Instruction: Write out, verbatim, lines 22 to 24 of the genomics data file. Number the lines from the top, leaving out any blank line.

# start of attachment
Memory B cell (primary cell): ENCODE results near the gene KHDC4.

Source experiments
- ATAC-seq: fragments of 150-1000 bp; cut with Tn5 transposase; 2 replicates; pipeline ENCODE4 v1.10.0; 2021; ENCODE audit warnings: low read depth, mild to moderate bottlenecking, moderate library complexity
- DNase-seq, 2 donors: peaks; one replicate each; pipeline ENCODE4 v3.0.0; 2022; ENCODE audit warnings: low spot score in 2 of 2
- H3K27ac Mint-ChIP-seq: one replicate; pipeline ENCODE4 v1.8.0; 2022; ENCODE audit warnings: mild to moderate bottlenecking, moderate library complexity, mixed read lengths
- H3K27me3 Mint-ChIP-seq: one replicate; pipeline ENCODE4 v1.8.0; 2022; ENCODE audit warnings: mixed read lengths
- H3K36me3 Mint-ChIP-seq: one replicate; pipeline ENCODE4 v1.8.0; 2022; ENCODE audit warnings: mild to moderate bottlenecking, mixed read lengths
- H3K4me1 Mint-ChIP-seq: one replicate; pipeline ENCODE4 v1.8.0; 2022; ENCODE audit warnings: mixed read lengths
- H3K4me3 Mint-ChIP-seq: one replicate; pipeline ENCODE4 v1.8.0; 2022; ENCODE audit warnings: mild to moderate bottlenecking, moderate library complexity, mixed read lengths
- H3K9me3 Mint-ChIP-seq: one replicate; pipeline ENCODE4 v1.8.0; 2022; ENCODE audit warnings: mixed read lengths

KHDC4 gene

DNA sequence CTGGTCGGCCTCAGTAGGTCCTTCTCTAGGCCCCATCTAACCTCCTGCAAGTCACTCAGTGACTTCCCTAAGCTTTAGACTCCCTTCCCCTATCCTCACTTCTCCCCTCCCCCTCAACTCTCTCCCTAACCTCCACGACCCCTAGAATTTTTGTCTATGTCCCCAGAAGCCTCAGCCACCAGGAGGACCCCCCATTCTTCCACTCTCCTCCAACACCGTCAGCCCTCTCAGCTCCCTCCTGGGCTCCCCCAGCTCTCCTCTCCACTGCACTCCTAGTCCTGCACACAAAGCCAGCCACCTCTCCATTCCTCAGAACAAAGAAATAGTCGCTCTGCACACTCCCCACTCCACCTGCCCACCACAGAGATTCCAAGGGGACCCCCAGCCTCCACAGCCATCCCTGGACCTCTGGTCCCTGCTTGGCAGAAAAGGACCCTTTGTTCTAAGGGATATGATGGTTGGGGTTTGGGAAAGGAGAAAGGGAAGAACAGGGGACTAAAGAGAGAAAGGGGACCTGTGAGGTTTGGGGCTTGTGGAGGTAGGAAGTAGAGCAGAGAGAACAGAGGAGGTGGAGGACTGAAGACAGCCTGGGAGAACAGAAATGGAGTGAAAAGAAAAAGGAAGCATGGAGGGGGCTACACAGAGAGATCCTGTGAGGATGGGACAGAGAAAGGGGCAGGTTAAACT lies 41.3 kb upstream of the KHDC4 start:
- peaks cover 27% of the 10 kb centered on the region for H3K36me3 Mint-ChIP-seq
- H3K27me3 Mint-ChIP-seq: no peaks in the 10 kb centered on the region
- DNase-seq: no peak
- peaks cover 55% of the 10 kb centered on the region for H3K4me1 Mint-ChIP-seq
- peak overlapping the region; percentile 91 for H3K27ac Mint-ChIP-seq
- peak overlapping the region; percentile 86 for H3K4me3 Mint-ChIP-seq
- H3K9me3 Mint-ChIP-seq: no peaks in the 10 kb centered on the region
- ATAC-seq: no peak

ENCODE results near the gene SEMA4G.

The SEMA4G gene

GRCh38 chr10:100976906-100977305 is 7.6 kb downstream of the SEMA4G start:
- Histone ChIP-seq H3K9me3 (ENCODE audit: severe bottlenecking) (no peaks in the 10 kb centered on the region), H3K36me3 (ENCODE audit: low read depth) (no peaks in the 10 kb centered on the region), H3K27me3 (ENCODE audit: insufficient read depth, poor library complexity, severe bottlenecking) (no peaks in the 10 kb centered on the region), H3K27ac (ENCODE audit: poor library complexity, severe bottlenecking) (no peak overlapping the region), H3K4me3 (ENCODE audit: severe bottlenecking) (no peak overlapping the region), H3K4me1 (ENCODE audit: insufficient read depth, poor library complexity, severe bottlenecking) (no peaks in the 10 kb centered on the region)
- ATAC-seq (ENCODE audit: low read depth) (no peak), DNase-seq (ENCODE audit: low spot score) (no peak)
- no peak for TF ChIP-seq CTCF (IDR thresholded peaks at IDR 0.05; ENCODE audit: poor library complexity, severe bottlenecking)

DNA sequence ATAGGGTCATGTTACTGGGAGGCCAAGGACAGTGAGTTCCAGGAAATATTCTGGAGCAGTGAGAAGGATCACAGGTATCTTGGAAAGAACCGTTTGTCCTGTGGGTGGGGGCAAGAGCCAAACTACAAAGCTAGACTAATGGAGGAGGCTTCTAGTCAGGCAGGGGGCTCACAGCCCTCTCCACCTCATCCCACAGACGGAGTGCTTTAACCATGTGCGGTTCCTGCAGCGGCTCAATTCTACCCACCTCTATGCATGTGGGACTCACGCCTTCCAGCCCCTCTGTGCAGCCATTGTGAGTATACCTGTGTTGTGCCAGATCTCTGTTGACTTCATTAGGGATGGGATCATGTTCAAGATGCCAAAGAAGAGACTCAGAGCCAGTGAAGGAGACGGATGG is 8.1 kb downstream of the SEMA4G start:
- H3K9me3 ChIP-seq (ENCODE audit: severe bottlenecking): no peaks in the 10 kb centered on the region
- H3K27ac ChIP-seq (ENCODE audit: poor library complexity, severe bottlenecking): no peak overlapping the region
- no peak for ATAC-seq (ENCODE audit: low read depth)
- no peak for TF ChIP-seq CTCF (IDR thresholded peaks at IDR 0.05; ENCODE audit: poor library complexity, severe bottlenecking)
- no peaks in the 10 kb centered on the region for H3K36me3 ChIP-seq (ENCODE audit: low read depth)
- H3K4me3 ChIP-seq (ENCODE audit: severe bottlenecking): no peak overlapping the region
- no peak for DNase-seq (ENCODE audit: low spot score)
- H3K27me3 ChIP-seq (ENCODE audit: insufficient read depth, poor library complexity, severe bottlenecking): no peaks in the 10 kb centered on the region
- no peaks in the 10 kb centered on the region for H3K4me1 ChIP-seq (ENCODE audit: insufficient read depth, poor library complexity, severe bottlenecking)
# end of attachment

The SEMA4G gene

GRCh38 chr10:100976906-100977305 is 7.6 kb downstream of the SEMA4G start:
- Histone ChIP-seq H3K9me3 (ENCODE audit: severe bottlenecking) (no peaks in the 10 kb centered on the region), H3K36me3 (ENCODE audit: low read depth) (no peaks in the 10 kb centered on the region), H3K27me3 (ENCODE audit: insufficient read depth, poor library complexity, severe bottlenecking) (no peaks in the 10 kb centered on the region), H3K27ac (ENCODE audit: poor library complexity, severe bottlenecking) (no peak overlapping the region), H3K4me3 (ENCODE audit: severe bottlenecking) (no peak overlapping the region), H3K4me1 (ENCODE audit: insufficient read depth, poor library complexity, severe bottlenecking) (no peaks in the 10 kb centered on the region)